CASE STUDY

How GLISI made diversity and inclusion training accessible and digestible.

Background

GLISI is on the cutting-edge of leadership and professional development

The Georgia Leadership Institute for School Improvement (GLISI) exists to uplift leaders > transform mindsets and action > create vibrant cultures of innovation > build excellent and equitable schools. Their dynamic team of management, education and leadership experts help thousands of educators in Georgia and beyond to advance their leadership and school improvement goals.

Building inclusive, equitable schools is central to GLISI’s mission. In the summer of 2020, the GLISI team noticed a greater demand from their partnership base to advance diversity, equity and inclusion goals within the school communities they serve, as Georgia communities and the world processed the murders of George Floyd, Breonna Taylor, and Ahmaud Arbery.

Despite the growing interest, the GLISI team understood that holding up a mirror and seeing one’s self and community in a different light can be overwhelming for those who have never reflected in that way. The challenge for the team was to be responsive to district demand for an impactful diversity, equity, and inclusion training experience for educators that would be accessible and attractive to participants.

When we first discovered Arist, we were definitely intrigued. We knew people couldn’t dedicate 30 minutes, but they could dedicate 10. They really wanted something digestible.

A CREATIVE APPROACH

Meet Letishia and Kasey

As Senior Program Director Letishia Seabrook Jones set out to create impactful equity and inclusion training, she collaborated with GLISI colleague Kasey Wood, who noticed adoption and engagement rates for past web-based courses were stagnating. Determined to be more creative in course delivery, GLISI turned to Arist. Although doubtful upfront about how much meaningful content could fit into a series of texts, they knew Arist’s course structure could make the training easier for people to engage with in the flow of their regular workday.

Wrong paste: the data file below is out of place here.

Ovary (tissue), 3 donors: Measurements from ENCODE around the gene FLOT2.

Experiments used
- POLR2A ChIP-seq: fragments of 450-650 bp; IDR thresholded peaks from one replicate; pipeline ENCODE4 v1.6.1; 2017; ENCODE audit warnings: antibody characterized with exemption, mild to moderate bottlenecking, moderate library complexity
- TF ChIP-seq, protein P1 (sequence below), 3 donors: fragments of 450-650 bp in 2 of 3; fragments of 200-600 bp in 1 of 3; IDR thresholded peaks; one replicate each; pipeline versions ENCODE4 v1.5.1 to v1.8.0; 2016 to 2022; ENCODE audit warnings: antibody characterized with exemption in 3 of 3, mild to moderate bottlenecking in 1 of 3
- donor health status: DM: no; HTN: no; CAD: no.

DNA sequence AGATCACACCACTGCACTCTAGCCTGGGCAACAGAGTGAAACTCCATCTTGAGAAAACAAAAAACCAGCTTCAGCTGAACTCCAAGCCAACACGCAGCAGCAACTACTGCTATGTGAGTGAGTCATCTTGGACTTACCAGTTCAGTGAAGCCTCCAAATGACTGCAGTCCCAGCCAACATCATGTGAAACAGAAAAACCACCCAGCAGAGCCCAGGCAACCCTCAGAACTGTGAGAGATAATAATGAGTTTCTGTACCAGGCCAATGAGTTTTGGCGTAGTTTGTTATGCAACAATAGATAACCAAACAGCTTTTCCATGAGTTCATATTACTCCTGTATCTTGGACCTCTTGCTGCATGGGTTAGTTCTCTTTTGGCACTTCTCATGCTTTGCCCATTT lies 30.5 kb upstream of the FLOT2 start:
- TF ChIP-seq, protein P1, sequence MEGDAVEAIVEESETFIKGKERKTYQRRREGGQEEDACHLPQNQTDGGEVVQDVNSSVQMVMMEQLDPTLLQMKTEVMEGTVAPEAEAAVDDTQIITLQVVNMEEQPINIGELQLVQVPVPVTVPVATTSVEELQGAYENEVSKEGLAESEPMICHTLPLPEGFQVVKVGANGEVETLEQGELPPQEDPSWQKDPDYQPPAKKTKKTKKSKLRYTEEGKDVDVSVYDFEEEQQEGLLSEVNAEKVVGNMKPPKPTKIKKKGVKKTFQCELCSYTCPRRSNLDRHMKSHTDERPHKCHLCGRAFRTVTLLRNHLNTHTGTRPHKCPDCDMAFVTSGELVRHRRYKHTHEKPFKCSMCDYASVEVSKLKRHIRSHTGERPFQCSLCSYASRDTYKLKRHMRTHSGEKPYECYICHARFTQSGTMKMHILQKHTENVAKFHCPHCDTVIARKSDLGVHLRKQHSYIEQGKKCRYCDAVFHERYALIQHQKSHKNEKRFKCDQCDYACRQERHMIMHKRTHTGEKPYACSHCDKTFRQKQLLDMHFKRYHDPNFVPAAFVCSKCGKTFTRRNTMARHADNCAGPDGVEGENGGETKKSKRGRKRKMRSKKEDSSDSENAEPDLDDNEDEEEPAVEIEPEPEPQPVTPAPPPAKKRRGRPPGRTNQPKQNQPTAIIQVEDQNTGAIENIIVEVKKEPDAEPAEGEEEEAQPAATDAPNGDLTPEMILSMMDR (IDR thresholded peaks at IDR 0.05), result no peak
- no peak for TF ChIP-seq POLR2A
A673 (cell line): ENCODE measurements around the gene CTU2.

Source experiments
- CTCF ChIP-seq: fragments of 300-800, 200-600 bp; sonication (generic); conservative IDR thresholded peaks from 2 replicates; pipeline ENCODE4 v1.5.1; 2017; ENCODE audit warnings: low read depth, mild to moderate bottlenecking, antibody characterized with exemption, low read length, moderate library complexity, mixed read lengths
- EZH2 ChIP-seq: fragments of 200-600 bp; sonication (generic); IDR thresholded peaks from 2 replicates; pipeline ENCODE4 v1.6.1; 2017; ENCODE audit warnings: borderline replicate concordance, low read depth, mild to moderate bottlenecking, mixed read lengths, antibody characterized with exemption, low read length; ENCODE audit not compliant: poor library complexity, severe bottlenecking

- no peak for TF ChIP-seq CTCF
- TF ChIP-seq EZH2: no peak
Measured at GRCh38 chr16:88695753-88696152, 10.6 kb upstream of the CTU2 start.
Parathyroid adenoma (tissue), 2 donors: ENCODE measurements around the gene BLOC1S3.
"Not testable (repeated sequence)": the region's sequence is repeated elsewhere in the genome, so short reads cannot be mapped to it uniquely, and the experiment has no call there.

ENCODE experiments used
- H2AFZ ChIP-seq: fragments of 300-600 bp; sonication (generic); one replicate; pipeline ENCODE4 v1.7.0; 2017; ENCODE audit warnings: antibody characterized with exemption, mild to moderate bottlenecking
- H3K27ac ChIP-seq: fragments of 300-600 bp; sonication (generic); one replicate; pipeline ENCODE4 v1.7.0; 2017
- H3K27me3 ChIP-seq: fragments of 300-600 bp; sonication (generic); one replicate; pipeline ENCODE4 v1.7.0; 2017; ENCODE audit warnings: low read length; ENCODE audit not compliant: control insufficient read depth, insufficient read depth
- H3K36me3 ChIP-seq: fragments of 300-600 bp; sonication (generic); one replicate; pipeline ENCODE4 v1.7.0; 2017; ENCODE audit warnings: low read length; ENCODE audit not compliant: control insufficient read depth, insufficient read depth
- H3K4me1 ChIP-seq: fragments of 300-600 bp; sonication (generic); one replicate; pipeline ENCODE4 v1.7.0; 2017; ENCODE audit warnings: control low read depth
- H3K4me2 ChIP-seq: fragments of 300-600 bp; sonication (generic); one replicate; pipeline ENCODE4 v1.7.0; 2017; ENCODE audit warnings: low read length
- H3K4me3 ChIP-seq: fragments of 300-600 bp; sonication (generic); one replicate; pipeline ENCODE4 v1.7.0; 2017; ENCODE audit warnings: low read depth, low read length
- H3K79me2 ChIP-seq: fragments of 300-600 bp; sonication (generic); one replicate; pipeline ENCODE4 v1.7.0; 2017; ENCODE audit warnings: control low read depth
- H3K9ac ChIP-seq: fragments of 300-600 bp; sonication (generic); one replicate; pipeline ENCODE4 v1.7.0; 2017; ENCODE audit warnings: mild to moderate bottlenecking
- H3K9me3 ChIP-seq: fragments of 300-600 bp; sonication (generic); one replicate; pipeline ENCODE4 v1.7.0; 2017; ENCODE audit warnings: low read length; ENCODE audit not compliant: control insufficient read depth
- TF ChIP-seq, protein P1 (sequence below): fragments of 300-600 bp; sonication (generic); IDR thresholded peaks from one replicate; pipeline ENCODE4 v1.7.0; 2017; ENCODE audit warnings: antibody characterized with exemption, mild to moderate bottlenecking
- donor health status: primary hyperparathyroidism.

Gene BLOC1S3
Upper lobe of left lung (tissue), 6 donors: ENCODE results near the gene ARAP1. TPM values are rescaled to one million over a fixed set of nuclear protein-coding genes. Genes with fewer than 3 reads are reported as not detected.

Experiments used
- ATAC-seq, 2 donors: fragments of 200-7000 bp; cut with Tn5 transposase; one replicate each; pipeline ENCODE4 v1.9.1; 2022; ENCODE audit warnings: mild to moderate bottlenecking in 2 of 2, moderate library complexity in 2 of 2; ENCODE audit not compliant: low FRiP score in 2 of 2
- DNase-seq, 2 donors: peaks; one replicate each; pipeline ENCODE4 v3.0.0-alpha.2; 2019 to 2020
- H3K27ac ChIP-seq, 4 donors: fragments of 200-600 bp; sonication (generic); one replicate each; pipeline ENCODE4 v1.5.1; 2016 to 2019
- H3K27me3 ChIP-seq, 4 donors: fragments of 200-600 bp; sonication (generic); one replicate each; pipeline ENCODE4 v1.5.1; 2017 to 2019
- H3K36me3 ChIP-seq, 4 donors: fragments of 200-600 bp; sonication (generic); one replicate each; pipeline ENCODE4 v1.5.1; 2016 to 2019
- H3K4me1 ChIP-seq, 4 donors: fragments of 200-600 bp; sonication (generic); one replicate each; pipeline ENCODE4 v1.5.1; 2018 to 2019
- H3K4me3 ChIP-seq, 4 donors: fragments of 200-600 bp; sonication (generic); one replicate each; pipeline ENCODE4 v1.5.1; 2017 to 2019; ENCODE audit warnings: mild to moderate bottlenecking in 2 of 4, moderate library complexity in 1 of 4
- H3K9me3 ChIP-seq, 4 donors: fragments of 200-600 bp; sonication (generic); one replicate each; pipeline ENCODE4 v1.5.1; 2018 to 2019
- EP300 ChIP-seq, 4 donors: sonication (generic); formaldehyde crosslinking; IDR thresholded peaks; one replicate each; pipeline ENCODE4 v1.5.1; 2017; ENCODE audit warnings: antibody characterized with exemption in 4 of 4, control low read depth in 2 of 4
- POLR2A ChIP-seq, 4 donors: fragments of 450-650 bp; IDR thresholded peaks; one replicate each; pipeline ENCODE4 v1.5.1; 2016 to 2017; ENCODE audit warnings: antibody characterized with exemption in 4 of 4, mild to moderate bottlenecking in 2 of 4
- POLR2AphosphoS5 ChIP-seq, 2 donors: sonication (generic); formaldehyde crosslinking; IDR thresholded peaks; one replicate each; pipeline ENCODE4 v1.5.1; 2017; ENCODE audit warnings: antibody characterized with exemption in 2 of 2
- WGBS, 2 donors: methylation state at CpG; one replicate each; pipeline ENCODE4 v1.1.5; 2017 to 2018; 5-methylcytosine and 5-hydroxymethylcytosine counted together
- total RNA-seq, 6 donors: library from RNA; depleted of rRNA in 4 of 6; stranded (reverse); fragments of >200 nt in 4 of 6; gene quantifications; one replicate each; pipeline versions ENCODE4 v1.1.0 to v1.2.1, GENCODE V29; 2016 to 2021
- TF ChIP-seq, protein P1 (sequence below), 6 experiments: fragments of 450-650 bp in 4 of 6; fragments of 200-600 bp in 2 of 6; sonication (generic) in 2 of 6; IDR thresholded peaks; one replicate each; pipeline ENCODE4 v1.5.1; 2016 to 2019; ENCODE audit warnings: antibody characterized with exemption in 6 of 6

The idea of a new medium was daunting at first, but Arist’s course on building [text message] courses was helpful and the frameworks from the [Arist] team made it easy.

The START

The first course

As the team began creating their first Arist course, they faced a daunting challenge: delivering their very first course to not just a handful of people, but a large school district with thousands of employees.

The team co-constructed course content with input from their district partner and also designed a discussion guide for principals to facilitate conversation as a complement to the text-based course.  The course invited learners to self-reflect and introspect as they explored their own identity, biases, and the relationship between identity and their interactions with others. Examples of specific topics included in the ten-day course include Understanding Bias and Microaggressions.

The advantage for me as a learning designer was the constraint, because each day I felt like I said the most important thing. Crafting something like this from the ground up gave us a new energy, and I think that was because of the delivery mechanism. It felt brand new.

Results

"[Learners] loved how convenient it was and how they could dig in at their own time"

The course was offered to several thousand employees, many of whom immediately sent positive feedback. Even more exciting for the team was how well the medium broke down daunting, critical issues into something digestible, through a medium that opened doors for dialogue.  The anonymity offered through text-based processing also allowed participants to be honest with themselves in ways they may not have been if the course was delivered through a traditional in-person training model. Learners reported that it felt more familiar, easier to engage with, and led to far higher participation than previous, similar initiatives had produced.

Thanks to Arist, the team was able to build effective content quickly, deploy it to thousands of learners, and drive up participation and engagement—all while opening doors for meaningful organizational change. Most importantly, GLISI was able to meet learners where they were, making the learning experience truly accessible.

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